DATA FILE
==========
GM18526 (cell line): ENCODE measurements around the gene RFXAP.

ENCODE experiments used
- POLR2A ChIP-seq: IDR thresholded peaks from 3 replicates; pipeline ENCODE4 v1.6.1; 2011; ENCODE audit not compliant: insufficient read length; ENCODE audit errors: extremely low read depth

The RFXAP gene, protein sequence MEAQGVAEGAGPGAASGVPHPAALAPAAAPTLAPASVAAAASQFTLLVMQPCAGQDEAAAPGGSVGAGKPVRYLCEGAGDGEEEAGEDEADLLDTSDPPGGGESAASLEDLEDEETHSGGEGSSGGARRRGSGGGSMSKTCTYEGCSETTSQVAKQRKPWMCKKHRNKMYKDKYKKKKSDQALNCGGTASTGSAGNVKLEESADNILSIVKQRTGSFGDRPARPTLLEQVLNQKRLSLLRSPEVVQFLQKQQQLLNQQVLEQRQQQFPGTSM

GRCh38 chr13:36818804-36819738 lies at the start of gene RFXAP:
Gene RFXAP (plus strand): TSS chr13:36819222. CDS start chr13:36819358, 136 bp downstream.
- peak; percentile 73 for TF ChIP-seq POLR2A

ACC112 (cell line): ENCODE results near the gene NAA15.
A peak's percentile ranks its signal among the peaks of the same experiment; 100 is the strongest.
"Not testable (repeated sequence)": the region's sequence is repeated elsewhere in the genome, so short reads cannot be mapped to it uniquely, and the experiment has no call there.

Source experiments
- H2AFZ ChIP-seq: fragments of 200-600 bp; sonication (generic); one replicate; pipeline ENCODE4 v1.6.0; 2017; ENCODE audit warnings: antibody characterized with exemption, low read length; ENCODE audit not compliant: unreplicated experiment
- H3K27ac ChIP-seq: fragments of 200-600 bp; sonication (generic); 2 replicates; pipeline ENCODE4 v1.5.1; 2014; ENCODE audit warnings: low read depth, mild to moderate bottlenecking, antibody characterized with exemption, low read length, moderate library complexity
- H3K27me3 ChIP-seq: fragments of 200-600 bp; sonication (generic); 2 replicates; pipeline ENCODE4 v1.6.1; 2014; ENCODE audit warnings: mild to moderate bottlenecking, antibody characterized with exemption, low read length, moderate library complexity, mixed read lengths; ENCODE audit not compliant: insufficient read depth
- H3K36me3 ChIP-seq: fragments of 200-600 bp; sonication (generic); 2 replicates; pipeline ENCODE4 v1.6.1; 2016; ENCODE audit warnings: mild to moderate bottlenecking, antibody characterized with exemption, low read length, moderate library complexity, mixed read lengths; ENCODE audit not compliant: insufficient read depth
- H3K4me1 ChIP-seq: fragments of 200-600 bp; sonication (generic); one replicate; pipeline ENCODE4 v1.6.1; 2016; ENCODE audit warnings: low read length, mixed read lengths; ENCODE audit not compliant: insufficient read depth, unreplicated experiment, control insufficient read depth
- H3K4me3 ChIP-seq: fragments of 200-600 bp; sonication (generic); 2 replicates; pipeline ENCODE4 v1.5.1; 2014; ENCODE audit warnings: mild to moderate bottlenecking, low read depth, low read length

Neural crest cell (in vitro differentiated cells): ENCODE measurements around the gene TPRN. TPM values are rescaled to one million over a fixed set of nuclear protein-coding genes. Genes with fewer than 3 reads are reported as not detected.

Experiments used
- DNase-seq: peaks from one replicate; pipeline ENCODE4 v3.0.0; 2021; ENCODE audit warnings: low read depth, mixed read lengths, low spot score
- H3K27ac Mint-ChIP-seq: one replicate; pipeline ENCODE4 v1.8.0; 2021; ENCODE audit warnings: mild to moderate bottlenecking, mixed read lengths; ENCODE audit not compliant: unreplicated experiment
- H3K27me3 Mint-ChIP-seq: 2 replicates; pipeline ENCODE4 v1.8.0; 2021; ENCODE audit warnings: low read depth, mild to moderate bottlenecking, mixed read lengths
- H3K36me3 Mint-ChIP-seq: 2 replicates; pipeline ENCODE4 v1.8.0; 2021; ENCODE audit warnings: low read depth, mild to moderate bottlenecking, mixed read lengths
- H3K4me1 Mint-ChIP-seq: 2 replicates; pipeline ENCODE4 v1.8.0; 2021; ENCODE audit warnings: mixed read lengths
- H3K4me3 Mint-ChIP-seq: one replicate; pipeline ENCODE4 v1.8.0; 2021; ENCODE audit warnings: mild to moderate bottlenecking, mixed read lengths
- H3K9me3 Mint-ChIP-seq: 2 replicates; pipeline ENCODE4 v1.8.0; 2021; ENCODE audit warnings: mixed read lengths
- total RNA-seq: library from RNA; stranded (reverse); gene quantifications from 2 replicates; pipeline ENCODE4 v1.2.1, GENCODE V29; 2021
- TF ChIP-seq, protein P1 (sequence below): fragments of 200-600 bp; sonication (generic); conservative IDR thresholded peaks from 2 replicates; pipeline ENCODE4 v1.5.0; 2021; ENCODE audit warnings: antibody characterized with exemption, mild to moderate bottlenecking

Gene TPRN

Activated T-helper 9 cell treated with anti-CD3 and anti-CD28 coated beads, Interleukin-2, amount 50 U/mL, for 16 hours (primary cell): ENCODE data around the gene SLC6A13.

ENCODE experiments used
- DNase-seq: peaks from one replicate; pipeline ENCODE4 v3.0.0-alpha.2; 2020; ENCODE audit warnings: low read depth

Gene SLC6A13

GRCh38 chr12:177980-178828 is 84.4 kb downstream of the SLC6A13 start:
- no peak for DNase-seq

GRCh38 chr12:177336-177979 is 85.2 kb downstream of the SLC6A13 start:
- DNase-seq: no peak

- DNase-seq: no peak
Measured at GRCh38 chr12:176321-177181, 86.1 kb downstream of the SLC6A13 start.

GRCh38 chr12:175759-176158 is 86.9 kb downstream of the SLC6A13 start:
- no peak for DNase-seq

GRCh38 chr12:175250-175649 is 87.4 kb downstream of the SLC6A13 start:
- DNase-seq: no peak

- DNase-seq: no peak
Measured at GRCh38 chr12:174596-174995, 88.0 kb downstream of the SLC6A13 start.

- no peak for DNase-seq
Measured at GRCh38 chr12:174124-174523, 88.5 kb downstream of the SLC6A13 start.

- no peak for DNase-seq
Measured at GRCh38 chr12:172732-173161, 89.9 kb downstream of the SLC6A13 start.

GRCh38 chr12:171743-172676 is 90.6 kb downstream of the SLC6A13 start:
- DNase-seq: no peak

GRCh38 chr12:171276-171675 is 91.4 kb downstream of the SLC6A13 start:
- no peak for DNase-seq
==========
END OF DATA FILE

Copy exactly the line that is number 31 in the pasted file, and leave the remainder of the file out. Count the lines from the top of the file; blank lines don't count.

ENCODE experiments used